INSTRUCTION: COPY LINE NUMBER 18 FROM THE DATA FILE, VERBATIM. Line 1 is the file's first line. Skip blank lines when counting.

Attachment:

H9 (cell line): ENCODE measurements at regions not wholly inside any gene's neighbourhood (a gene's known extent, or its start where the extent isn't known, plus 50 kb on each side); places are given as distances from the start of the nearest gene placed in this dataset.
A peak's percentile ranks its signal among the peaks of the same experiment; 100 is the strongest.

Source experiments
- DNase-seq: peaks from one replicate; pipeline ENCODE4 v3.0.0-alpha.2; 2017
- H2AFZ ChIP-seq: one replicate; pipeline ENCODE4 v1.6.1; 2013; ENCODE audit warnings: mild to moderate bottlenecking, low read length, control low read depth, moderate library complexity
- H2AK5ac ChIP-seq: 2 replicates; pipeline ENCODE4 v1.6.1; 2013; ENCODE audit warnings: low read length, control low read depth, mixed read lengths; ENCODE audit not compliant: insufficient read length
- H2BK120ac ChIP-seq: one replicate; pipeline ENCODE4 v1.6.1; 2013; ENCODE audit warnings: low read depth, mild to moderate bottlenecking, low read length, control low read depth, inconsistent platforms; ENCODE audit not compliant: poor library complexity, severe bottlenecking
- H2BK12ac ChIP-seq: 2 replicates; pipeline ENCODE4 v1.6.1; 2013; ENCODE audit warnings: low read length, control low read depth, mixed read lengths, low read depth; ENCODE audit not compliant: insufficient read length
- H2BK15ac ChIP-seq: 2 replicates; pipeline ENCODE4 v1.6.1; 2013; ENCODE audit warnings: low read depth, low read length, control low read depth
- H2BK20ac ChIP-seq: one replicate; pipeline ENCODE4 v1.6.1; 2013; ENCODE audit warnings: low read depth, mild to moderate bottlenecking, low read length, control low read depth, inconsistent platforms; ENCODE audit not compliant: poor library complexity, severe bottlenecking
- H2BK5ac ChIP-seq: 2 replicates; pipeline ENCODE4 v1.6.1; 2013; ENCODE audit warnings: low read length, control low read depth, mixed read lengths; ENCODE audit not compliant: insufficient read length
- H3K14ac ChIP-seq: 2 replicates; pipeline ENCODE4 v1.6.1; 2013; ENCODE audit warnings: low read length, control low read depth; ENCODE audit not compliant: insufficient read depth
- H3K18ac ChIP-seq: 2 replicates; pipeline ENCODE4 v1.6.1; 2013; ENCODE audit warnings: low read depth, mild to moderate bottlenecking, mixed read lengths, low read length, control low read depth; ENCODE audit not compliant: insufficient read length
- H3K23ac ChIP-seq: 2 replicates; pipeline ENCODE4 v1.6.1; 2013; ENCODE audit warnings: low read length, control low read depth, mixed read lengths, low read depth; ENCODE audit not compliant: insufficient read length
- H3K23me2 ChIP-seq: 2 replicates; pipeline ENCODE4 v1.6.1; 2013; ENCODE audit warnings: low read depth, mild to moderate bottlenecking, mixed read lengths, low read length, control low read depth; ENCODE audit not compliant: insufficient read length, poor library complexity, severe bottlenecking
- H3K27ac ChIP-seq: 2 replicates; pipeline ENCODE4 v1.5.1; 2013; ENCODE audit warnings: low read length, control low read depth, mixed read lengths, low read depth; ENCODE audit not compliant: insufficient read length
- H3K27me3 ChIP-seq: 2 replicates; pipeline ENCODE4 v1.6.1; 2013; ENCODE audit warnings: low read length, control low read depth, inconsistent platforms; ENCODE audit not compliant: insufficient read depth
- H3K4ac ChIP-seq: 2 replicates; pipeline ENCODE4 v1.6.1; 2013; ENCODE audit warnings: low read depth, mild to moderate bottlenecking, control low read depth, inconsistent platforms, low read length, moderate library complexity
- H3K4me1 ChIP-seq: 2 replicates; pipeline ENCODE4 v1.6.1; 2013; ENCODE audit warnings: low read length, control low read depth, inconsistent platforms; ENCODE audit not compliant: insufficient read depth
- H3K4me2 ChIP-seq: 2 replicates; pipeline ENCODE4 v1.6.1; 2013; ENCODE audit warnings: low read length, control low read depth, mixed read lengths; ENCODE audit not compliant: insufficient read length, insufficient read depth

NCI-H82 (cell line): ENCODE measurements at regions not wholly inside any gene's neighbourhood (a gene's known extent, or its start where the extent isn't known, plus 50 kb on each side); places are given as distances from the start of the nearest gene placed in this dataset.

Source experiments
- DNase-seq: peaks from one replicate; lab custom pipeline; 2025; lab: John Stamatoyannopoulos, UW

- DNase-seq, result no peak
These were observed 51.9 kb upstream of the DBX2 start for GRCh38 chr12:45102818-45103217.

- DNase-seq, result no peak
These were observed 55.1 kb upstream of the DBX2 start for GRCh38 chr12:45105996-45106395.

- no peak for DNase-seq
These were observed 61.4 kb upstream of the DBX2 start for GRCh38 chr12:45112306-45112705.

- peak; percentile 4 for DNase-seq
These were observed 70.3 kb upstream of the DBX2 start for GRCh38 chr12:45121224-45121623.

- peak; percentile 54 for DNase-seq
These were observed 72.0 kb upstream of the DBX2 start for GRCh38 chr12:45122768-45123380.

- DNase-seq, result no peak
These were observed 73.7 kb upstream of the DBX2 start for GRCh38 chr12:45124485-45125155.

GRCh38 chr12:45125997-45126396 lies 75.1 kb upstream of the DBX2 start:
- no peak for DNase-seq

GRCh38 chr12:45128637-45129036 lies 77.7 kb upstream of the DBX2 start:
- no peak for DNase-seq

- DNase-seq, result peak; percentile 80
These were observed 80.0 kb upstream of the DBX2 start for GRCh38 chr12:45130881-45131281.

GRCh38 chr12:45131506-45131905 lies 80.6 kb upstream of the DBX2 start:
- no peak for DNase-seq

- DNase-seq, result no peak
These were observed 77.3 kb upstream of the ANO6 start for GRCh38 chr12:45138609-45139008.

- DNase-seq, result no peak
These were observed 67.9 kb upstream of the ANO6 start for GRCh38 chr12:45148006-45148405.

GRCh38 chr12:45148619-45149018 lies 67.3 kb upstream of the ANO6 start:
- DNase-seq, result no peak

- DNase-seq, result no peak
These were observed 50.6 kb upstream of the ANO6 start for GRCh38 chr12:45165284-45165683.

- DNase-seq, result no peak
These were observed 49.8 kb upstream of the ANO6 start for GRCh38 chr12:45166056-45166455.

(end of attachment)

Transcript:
- H3K4ac ChIP-seq: 2 replicates; pipeline ENCODE4 v1.6.1; 2013; ENCODE audit warnings: low read depth, mild to moderate bottlenecking, control low read depth, inconsistent platforms, low read length, moderate library complexity